Part 2: Error Statistics versus Bayesian Statistics for Two-By-Two Contingency Tables
Let there be two medicines, M1 and M2. We randomly assign patients to equal-sized groups treated by respectively M1 and M2 and conduct a double blind study. The outcome of the experiment is either recovery or non-recovery for each patient. The results of our experiment are expressed in 2-by-2 contingency tables. I construct all the possible pairs of evidence on which there are more recoveries in the M1 group than in the M2 group, i.e. all the pairs {i, j} with i being the number of recoveries on M1, j being the number of recoveries on M2 and i > j. I first analyse these pairs of evidence by means of Fisher's Exact Test, determine the p-value for each set of evidence, and construct an ordering over the pairs of evidence based on these p-values. Subsequently, I analyse these pairs of evidence by determining the posterior probability that M1 is more effective than M2 by means of Bayesian updating, starting from uniform priors, and construct an ordering over these pairs based on these posterior probabilities. My question is: How do these orderings compare?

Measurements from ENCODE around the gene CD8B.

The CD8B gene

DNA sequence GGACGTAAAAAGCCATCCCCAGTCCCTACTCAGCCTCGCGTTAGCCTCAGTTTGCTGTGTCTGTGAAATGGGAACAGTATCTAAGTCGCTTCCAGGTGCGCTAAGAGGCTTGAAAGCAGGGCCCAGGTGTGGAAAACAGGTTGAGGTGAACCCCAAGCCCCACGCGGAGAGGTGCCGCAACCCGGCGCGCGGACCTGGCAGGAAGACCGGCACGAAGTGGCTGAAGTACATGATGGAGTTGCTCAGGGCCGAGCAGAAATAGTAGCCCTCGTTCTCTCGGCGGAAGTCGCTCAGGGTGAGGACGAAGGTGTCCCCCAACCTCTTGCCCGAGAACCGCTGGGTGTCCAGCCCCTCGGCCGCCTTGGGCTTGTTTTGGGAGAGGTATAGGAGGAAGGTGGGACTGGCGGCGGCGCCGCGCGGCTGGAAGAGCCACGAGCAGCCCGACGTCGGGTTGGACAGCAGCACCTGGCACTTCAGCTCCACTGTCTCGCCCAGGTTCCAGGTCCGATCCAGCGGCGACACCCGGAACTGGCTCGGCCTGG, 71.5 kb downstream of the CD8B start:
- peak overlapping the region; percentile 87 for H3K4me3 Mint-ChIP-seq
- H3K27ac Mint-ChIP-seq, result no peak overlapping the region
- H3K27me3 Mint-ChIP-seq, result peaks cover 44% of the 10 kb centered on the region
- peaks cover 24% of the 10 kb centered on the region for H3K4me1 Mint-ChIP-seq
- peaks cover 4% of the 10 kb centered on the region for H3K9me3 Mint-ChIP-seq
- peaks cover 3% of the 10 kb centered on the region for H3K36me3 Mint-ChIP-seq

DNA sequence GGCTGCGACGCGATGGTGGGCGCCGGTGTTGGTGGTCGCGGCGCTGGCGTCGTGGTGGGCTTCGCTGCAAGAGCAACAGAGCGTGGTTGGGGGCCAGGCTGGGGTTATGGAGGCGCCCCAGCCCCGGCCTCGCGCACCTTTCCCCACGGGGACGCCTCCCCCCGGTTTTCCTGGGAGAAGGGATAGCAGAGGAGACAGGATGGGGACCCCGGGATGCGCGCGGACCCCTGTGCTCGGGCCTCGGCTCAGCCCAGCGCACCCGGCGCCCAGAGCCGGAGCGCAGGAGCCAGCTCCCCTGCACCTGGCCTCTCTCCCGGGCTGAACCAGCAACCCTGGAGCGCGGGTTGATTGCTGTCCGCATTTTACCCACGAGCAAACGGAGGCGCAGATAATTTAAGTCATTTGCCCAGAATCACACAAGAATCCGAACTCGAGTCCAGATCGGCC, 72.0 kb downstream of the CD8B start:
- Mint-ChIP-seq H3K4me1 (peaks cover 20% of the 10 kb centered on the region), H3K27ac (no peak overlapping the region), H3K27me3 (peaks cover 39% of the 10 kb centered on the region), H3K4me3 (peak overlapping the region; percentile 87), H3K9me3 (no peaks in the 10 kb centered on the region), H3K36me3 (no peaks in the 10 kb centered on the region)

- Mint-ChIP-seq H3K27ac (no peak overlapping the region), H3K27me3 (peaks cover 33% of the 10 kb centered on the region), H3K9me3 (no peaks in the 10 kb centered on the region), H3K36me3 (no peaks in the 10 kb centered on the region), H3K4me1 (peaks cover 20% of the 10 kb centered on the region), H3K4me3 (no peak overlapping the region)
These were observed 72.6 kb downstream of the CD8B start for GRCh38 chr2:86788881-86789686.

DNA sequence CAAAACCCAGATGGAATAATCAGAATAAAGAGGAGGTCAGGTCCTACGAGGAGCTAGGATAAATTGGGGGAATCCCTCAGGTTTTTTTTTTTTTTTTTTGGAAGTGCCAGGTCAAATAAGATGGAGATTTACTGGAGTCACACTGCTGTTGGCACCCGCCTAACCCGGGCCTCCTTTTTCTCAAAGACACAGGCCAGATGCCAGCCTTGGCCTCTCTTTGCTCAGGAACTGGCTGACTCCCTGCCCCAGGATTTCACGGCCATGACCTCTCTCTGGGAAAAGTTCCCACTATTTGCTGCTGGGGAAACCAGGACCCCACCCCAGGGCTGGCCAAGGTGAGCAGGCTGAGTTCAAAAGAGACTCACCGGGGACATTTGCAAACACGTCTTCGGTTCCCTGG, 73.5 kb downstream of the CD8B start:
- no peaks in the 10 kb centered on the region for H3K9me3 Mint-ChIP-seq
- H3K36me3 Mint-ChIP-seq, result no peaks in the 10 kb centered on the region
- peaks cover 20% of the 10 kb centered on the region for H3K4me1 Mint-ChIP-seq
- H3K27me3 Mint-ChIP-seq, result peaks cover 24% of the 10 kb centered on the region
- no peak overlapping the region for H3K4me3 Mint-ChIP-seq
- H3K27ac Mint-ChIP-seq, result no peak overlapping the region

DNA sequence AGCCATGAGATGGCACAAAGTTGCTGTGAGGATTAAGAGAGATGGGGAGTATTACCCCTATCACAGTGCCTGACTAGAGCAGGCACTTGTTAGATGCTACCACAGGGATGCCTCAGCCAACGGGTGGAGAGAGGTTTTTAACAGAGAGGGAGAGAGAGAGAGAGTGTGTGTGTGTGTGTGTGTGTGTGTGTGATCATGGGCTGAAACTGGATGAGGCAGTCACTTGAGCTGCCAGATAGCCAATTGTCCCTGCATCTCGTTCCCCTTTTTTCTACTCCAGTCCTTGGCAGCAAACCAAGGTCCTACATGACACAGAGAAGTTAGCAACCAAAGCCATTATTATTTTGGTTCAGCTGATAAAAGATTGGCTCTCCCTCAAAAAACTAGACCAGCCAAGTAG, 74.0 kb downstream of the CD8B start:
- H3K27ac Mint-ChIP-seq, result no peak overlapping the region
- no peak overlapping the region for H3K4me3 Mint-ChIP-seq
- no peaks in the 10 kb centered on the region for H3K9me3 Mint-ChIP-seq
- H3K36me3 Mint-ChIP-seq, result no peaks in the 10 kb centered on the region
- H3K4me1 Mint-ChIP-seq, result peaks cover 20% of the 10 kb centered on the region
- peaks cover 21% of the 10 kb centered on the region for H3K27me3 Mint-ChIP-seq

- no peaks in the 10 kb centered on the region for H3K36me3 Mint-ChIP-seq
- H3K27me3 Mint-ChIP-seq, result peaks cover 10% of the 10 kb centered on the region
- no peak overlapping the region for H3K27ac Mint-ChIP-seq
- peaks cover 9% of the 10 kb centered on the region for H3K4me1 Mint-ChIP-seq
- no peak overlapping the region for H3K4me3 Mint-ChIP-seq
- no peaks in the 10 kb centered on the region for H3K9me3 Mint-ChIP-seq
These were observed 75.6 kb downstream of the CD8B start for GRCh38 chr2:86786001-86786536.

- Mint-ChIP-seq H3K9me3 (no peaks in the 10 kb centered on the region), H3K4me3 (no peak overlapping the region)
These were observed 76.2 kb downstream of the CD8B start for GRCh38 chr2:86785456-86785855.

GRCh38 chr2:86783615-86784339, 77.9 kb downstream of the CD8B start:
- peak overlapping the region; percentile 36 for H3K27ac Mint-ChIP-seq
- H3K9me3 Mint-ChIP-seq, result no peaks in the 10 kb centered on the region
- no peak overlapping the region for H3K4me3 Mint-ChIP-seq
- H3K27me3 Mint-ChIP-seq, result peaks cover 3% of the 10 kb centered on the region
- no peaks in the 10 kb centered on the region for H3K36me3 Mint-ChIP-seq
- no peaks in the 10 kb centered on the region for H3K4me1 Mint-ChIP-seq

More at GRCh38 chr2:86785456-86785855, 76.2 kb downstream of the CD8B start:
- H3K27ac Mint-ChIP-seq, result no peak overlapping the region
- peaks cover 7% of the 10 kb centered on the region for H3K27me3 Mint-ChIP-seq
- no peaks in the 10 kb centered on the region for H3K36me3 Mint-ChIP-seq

Part 3: Measuring Fairness and Equal-Burden Sharing in EU Asylum Policy
(Joint work with Irini Moustaki and Laura Smead)
The data provided by the United Nations High Commissioner for Refugees provides information about numbers of asylum applicants and acceptance rates from particular countries of origin to the particular EU member states and number of acceptances over particular time periods. To avoid 'asylum shopping' - i.e. the practice of choosing member states that yield the highest chances of acceptance - the EU has tried over the last decade to develop a fair and equitable common European asylum policy. There are various ideals that such a policy might want to satisfy. What has gone largely unnoticed is that these ideals are not always jointly implementable. We construct measures of these ideals that can be applied to UNHCR data on a year by year basis. We can then examine how various policy changes have affected the distance of EU outcome data from these ideals. The field raises interesting moral and conceptual questions and poses interesting challenges of measurement and multivariate data analysis. It is also timely in that it responds to urgent policy challenges in EU politics.

 

Sven Ove Hansson
Sven Ove Hansson - Royal Institute of Technology, Stockholm

Changes in preferences


Handout

This tutorial will cover the following topics: